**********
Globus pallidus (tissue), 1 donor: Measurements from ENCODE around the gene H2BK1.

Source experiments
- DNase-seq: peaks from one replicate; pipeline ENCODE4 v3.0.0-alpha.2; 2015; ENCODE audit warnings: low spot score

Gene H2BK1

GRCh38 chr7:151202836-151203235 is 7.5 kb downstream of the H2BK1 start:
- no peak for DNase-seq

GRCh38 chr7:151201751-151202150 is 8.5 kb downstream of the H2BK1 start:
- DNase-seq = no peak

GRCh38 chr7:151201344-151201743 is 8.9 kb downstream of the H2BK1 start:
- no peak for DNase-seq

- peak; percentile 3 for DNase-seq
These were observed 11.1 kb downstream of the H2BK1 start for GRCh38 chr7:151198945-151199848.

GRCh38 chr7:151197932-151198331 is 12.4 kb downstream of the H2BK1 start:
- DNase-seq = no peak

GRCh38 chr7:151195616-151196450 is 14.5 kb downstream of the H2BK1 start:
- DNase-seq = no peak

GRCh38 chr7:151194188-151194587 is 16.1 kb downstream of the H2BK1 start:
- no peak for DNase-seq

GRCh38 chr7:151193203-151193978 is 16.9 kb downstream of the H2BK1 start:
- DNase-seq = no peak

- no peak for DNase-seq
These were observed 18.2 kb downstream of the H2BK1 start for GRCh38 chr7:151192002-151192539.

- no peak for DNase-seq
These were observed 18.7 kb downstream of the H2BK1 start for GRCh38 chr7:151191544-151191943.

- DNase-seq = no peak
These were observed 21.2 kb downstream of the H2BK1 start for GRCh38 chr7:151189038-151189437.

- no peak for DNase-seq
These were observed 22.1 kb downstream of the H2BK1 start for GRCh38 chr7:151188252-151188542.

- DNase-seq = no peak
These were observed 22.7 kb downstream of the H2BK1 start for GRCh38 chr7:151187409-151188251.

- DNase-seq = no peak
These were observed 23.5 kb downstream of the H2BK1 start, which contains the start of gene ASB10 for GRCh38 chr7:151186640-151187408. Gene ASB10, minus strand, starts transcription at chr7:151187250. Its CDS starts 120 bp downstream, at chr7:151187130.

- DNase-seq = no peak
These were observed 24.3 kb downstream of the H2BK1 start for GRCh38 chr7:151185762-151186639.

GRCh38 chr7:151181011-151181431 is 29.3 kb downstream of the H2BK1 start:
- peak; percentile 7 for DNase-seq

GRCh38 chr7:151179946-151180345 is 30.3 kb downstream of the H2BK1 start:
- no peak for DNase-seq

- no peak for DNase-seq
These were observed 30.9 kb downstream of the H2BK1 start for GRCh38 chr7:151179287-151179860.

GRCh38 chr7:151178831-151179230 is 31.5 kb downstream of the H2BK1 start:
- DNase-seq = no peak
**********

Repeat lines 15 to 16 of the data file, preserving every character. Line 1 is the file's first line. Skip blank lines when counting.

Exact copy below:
GRCh38 chr7:151195616-151196450 is 14.5 kb downstream of the H2BK1 start:
- DNase-seq = no peak